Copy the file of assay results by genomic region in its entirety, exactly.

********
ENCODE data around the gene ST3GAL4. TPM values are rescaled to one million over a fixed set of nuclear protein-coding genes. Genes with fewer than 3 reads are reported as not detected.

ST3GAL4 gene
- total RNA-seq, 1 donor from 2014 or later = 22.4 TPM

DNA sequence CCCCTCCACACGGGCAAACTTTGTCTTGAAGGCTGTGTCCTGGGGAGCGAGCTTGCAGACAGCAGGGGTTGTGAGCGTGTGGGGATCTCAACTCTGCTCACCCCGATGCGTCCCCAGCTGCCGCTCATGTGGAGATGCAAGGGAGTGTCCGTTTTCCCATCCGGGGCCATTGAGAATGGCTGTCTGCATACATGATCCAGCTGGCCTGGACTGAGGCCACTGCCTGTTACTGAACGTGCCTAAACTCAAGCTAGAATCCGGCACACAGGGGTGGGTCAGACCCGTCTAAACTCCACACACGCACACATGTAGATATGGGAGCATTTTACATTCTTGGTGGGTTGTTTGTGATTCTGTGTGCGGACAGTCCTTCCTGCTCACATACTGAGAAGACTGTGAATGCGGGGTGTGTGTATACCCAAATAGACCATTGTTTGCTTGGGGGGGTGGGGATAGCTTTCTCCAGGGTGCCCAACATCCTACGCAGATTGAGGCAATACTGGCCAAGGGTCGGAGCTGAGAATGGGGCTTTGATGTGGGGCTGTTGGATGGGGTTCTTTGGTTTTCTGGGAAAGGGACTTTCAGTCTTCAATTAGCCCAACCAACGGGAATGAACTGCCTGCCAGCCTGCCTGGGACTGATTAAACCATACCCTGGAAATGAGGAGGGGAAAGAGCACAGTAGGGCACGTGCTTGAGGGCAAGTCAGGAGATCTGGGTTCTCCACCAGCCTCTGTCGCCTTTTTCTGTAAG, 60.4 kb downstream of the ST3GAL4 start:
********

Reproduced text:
ENCODE data around the gene ST3GAL4. TPM values are rescaled to one million over a fixed set of nuclear protein-coding genes. Genes with fewer than 3 reads are reported as not detected.

ST3GAL4 gene
- total RNA-seq, 1 donor from 2014 or later = 22.4 TPM

DNA sequence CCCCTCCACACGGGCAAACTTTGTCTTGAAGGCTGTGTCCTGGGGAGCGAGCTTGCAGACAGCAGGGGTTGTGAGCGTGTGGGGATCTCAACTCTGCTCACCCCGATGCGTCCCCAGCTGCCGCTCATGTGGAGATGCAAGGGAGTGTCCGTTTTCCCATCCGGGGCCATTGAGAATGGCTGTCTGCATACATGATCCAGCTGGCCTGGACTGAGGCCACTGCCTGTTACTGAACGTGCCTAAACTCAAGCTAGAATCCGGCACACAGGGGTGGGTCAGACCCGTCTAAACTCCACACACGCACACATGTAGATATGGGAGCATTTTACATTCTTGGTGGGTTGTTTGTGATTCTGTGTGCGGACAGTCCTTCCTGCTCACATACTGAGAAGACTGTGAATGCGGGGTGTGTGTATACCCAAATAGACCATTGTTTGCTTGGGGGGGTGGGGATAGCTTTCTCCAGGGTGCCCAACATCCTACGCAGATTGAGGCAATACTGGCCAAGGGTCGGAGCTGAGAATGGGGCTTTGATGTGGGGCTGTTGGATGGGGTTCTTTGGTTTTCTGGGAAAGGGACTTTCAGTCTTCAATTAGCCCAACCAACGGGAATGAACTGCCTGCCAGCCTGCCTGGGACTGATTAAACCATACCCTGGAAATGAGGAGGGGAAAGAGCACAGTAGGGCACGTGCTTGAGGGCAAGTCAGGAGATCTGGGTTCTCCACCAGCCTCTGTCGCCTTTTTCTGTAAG, 60.4 kb downstream of the ST3GAL4 start: